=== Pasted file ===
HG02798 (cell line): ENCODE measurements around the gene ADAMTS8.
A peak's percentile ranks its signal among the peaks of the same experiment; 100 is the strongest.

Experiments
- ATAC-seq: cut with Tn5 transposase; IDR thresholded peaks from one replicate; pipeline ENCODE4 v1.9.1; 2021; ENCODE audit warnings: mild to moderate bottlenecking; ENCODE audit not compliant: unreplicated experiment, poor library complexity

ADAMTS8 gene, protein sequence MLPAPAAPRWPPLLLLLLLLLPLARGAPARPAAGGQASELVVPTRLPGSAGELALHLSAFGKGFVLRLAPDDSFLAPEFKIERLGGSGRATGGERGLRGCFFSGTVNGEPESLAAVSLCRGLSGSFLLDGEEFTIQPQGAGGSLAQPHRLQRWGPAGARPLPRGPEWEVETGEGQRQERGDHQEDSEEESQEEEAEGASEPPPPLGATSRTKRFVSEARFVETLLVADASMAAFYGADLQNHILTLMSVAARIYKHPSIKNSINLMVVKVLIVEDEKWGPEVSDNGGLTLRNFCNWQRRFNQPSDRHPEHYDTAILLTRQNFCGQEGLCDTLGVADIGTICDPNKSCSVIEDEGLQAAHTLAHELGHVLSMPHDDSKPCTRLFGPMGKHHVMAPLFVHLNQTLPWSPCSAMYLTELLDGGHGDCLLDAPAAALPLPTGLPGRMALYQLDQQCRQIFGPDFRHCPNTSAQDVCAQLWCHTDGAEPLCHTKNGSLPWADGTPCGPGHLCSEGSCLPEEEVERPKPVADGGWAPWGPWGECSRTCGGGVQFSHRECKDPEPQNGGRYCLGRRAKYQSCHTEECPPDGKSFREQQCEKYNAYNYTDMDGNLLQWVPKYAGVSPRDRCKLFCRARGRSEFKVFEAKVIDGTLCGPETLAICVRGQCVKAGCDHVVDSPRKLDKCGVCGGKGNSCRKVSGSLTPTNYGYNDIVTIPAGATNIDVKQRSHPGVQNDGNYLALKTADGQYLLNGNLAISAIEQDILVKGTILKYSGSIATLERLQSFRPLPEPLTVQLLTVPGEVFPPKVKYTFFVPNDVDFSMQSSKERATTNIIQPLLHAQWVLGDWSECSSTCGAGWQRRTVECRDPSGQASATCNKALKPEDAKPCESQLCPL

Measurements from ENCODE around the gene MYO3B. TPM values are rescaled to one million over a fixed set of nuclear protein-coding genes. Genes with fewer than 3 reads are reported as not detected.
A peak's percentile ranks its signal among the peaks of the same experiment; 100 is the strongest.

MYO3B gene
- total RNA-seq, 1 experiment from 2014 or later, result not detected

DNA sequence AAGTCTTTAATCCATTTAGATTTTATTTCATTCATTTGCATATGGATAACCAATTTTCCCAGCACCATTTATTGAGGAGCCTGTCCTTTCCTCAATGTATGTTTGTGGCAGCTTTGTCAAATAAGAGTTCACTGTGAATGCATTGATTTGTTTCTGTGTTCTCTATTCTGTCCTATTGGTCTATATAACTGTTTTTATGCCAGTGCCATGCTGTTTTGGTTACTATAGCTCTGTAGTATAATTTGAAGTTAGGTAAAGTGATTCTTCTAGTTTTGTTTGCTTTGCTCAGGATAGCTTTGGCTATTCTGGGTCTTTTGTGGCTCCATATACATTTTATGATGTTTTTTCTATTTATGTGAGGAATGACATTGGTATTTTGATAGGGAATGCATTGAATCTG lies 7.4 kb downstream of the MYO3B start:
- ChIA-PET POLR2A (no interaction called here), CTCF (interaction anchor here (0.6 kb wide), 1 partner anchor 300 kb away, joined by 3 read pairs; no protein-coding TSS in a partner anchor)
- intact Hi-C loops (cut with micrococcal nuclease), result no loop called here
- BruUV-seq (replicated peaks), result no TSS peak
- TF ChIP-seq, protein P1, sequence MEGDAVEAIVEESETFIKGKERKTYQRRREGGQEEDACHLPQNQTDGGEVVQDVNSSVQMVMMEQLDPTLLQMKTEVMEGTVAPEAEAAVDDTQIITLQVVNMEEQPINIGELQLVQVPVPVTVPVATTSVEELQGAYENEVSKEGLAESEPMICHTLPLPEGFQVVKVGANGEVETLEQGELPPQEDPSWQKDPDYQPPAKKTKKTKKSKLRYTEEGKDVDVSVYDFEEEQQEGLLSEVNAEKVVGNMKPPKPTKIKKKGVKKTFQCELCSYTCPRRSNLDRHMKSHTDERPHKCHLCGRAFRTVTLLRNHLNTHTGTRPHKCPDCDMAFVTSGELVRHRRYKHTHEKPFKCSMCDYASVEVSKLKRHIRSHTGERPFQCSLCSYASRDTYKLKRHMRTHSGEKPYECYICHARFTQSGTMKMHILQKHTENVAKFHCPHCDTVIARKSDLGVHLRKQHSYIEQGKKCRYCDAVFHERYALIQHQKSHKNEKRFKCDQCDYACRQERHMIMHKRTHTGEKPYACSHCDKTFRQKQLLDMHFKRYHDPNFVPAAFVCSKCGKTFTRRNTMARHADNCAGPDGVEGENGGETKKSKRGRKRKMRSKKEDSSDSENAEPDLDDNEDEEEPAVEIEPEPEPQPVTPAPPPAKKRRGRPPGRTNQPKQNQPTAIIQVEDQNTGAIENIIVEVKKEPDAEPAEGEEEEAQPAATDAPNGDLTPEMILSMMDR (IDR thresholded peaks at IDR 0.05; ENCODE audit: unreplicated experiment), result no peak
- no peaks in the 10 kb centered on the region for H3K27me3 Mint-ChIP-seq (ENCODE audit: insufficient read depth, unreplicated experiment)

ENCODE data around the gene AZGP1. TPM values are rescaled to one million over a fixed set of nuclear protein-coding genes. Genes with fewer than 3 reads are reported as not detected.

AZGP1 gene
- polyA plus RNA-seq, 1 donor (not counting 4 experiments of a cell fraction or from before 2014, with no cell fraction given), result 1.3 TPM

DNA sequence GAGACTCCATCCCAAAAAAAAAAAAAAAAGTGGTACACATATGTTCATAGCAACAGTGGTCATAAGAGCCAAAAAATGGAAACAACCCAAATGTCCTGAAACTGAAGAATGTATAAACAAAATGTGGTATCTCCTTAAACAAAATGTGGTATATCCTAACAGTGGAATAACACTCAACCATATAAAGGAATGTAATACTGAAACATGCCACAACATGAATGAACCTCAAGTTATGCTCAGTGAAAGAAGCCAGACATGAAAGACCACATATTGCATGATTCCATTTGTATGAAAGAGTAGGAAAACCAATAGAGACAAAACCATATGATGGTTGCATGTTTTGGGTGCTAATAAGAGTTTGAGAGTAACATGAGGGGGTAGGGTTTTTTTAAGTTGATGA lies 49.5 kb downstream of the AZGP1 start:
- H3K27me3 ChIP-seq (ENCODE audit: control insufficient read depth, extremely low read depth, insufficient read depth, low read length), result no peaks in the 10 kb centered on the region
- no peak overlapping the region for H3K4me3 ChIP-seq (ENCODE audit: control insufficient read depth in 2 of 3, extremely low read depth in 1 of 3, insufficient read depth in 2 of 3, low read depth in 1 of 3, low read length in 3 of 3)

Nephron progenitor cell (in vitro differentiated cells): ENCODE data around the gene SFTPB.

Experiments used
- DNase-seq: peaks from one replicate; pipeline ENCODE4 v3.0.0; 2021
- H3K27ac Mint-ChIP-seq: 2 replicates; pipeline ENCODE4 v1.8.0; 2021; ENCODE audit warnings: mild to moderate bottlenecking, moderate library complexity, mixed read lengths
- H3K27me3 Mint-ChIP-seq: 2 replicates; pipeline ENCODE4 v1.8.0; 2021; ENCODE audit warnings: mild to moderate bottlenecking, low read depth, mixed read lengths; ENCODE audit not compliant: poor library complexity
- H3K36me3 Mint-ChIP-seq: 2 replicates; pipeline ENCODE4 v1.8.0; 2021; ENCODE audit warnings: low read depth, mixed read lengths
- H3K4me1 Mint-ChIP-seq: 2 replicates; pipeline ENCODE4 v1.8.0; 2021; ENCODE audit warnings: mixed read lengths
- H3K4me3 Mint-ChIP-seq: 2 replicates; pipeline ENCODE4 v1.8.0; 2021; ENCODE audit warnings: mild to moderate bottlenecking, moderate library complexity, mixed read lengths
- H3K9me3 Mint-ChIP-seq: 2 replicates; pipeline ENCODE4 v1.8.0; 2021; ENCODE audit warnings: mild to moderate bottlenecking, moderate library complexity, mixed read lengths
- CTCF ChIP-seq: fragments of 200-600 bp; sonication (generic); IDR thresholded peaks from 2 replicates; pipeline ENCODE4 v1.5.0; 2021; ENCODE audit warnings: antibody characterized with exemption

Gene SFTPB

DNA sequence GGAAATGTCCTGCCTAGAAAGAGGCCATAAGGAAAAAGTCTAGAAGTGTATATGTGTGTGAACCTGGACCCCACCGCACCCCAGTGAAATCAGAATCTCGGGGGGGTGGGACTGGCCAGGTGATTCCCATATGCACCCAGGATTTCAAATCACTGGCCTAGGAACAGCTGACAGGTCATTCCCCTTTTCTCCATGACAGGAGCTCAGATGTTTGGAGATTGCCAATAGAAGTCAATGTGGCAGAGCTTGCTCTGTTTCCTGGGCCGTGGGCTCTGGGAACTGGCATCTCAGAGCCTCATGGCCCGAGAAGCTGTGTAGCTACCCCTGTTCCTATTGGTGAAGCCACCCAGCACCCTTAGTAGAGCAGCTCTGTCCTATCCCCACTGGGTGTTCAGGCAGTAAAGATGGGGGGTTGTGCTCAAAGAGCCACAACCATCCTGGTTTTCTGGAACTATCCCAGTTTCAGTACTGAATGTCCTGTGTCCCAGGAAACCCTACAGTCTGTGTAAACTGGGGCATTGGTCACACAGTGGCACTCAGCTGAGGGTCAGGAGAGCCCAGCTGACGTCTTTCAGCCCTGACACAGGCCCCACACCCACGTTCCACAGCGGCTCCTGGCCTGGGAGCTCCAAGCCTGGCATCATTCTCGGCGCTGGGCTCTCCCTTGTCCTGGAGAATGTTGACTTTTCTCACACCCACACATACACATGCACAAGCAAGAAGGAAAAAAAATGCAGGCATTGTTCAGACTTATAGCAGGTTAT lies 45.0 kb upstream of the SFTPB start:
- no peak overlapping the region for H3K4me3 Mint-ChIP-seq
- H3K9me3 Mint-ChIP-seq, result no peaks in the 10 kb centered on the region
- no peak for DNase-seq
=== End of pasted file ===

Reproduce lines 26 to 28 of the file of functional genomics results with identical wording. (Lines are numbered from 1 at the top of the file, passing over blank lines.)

- H3K27me3 Mint-ChIP-seq: 2 replicates; pipeline ENCODE4 v1.8.0; 2021; ENCODE audit warnings: mild to moderate bottlenecking, low read depth, mixed read lengths; ENCODE audit not compliant: poor library complexity
- H3K36me3 Mint-ChIP-seq: 2 replicates; pipeline ENCODE4 v1.8.0; 2021; ENCODE audit warnings: low read depth, mixed read lengths
- H3K4me1 Mint-ChIP-seq: 2 replicates; pipeline ENCODE4 v1.8.0; 2021; ENCODE audit warnings: mixed read lengths